Riley Vance is perched on a wooden horse in his Whitehorse-area daycare when he starts singing about tidying up in Southern Tutchone, an aboriginal language with fewer than 50 fluent speakers left.

The three-year-old’s ditty is the fruit of an effort in Yukon’s Kwanlin Dun First Nation to teach dozens of children words and phrases in the endangered language daily at a local head-start program. They now have the first ever children’s book in the language.

“We’re at a critical stage with our language with only a few fluent speakers left, so it’s been exciting to have them singing nursery rhymes,” said Erin Pauls, who runs the Dusk’a Head Start program. More.

See: The Globe and Mail

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The interpreter of emotions

Source: The Hindu
Story flagged by: Paula Durrosier

“Subtitling is an act of kindness,” says Nandini Karky. Conveying the true essence of a scene goes beyond merely translating lines from one language to another. “A subtitler should be empathetic towards the creator as well as the viewer,” she says. Nandini has written subtitles for films, including IPisaasu,Yennai Arindhaal, and Thanga Meengal, and knows first-hand the challenges of subtitling for a film within three or four days, with barely any support from the film’s team. More.

See: The Hindu

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How the Miami Tribe got its language back (Podcast)

Source: PRI
Story flagged by: Paula Durrosier

The language had been spoken by the Myaamia people, Native Americans who originally lived in what is now Indiana. Also known as the Miami, they were forcibly relocated twice in the 19th century, and ended up scattered throughout the Midwest and beyond — a situation that put pressure on the language even a century ago.

By the 1980s, linguists and tribe members alike thought the language was gone. But then Daryl Baldwin came along. He’d always known he had Myaamia heritage, but it wasn’t until his late 20s that he got interested in the language. More.

Read the full story and listen to the podcast in PRI here: http://www.pri.org/stories/2016-10-14/how-miami-tribe-got-its-language-back

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What is language extinction and why should we care?

Source: NITV
Story flagged by: Paula Durrosier

Almost half of the roughly 6,900 languages spoken around the world today are endangered. Scarily, the rate of extinction is accelerating and there is a whole lot at stake.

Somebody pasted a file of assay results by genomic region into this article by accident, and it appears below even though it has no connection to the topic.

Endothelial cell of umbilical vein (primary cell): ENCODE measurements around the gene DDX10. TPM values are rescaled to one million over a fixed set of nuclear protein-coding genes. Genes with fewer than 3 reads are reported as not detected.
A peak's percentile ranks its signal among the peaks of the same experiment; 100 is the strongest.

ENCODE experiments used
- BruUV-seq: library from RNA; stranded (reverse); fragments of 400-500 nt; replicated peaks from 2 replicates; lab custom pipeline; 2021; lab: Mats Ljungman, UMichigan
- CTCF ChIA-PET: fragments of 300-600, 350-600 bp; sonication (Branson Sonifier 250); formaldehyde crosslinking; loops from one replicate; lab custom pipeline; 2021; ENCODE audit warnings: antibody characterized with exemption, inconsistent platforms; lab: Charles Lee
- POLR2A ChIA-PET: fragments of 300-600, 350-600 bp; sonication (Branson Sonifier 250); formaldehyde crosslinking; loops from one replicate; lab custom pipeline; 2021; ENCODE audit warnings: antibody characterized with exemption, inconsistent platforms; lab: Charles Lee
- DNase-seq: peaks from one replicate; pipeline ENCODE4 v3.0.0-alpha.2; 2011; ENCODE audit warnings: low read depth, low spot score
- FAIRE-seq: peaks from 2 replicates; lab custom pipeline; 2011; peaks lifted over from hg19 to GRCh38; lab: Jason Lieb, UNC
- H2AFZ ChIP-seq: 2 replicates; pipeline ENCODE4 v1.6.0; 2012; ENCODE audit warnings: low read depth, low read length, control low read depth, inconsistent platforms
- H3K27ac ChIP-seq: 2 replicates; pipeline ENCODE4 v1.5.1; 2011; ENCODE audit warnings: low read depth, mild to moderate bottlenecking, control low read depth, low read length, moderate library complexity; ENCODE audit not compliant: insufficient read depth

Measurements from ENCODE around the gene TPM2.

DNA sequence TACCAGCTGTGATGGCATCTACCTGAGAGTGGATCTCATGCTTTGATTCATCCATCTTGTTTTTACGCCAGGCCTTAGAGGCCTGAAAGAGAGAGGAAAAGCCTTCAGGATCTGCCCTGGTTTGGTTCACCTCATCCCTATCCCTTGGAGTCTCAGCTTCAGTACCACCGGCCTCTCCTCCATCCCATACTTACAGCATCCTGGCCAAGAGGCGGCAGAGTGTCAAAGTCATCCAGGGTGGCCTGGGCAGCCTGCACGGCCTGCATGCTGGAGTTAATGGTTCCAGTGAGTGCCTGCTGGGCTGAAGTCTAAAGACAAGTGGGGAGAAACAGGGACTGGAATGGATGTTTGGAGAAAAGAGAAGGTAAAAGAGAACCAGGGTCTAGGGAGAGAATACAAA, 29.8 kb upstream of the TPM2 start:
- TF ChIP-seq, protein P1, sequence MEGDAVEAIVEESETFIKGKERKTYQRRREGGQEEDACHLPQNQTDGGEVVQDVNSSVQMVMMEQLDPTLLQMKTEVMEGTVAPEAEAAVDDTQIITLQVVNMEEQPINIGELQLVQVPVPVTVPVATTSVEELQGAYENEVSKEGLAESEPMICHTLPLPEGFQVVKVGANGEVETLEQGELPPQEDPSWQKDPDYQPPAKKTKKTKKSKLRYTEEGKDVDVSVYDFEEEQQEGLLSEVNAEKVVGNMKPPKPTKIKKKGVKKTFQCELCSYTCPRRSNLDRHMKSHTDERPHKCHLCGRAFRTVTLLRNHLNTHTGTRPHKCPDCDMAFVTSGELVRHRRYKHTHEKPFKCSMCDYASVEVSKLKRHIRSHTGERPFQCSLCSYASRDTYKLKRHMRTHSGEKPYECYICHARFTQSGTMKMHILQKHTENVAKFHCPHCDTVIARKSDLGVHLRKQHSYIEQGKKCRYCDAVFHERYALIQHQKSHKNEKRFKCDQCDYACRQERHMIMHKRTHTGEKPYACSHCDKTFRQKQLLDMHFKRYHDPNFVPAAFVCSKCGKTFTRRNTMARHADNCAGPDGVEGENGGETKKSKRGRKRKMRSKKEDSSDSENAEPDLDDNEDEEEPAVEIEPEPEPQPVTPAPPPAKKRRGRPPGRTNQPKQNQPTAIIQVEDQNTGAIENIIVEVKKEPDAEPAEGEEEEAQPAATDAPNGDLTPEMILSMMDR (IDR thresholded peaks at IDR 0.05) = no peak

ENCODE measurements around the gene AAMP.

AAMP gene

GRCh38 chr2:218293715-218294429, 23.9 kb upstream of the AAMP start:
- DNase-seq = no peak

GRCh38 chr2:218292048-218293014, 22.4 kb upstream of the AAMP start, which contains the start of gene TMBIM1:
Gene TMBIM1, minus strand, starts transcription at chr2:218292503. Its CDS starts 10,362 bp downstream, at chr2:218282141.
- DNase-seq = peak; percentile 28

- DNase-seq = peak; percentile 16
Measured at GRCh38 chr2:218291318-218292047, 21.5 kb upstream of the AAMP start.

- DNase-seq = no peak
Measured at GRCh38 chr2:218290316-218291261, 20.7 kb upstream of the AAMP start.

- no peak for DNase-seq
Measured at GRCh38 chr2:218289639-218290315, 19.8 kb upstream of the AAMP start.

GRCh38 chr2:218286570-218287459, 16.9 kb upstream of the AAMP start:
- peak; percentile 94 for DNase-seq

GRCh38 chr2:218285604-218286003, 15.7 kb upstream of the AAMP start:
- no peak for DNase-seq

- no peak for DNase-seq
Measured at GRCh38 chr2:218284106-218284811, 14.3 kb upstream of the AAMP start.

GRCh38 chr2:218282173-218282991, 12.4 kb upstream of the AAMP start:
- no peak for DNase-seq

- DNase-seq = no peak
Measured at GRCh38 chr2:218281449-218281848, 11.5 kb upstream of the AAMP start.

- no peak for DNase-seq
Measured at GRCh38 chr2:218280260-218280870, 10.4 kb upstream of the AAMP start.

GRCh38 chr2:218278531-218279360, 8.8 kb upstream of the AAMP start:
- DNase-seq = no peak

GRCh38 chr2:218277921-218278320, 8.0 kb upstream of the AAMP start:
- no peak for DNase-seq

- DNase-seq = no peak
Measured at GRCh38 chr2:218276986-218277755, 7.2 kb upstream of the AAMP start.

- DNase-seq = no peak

Communities around the world are losing their indigenous tongue at an unprecedented rate. The grimmest predictions suggest up to 90% of the world’s languages will have disappeared by the end of this century.

A language becomes extinct when its last native speaker dies, and it’s usually the result of its speakers shifting to a lingua franca like English, Arabic or Spanish. This implies choice, but it’s often a history of marginalisation that leads to the change. More.

See: NITV

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First Australian Indigenous-language video game offers new platform for ancient culture

Source: ABC News
Story flagged by: Paula Durrosier

The world’s first Aboriginal Australian-language video game is being developed in a bid to preserve traditional language and culture.

The endless runner game is titled Tjinari, meaning “someone always on the go” in the Western Desert language Ngaanyatjarra.

“It’s very important to make sure that our young people continue to speak our languages because all languages are important,” Ngaanyatjarra linguist Elizabeth Marrkilyi Ellis said. More.

See: ABC News

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Elfdalian, a forest language from the age of Vikings, may soon disappear

Source: MNN
Story flagged by: Paula Durrosier

In a remote part of Sweden surrounded by mountains, valleys and thick forests, the community of Älvdalen is desperately attempting to preserve its unique heritage.

Up until the mid-20th century, the town of some 1,800 inhabitants spoke a language called Elfdalian, believed to be the closest descendant of Old Norse, the language of the Vikings. The beautiful and complex tongue, likened to the fictional languages of “The Lord of the Rings” or “Game of Thrones,” remained preserved throughout the centuries because of the area’s natural isolation.